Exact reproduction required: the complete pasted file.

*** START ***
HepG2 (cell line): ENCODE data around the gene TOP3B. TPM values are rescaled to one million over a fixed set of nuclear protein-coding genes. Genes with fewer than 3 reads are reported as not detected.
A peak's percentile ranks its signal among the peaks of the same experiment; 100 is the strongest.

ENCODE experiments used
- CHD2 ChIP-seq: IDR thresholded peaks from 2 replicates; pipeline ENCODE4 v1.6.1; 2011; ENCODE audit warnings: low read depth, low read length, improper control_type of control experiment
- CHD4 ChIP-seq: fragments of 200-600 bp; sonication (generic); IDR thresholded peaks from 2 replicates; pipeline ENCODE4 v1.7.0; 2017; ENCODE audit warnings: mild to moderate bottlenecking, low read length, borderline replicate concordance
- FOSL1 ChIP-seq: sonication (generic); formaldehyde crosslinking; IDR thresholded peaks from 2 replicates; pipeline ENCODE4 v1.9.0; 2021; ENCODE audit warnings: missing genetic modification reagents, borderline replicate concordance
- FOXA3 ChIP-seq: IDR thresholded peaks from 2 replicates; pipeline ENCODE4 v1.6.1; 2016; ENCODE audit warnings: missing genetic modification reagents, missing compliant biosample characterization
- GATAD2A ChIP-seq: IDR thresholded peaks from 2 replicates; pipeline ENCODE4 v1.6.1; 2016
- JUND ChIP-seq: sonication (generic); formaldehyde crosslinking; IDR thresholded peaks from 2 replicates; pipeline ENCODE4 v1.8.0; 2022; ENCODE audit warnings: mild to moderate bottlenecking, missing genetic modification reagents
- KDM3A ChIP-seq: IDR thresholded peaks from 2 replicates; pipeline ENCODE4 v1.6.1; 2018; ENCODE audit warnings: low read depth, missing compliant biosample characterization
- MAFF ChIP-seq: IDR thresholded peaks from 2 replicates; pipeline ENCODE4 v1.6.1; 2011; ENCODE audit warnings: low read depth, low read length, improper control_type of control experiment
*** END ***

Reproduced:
HepG2 (cell line): ENCODE data around the gene TOP3B. TPM values are rescaled to one million over a fixed set of nuclear protein-coding genes. Genes with fewer than 3 reads are reported as not detected.
A peak's percentile ranks its signal among the peaks of the same experiment; 100 is the strongest.

ENCODE experiments used
- CHD2 ChIP-seq: IDR thresholded peaks from 2 replicates; pipeline ENCODE4 v1.6.1; 2011; ENCODE audit warnings: low read depth, low read length, improper control_type of control experiment
- CHD4 ChIP-seq: fragments of 200-600 bp; sonication (generic); IDR thresholded peaks from 2 replicates; pipeline ENCODE4 v1.7.0; 2017; ENCODE audit warnings: mild to moderate bottlenecking, low read length, borderline replicate concordance
- FOSL1 ChIP-seq: sonication (generic); formaldehyde crosslinking; IDR thresholded peaks from 2 replicates; pipeline ENCODE4 v1.9.0; 2021; ENCODE audit warnings: missing genetic modification reagents, borderline replicate concordance
- FOXA3 ChIP-seq: IDR thresholded peaks from 2 replicates; pipeline ENCODE4 v1.6.1; 2016; ENCODE audit warnings: missing genetic modification reagents, missing compliant biosample characterization
- GATAD2A ChIP-seq: IDR thresholded peaks from 2 replicates; pipeline ENCODE4 v1.6.1; 2016
- JUND ChIP-seq: sonication (generic); formaldehyde crosslinking; IDR thresholded peaks from 2 replicates; pipeline ENCODE4 v1.8.0; 2022; ENCODE audit warnings: mild to moderate bottlenecking, missing genetic modification reagents
- KDM3A ChIP-seq: IDR thresholded peaks from 2 replicates; pipeline ENCODE4 v1.6.1; 2018; ENCODE audit warnings: low read depth, missing compliant biosample characterization
- MAFF ChIP-seq: IDR thresholded peaks from 2 replicates; pipeline ENCODE4 v1.6.1; 2011; ENCODE audit warnings: low read depth, low read length, improper control_type of control experiment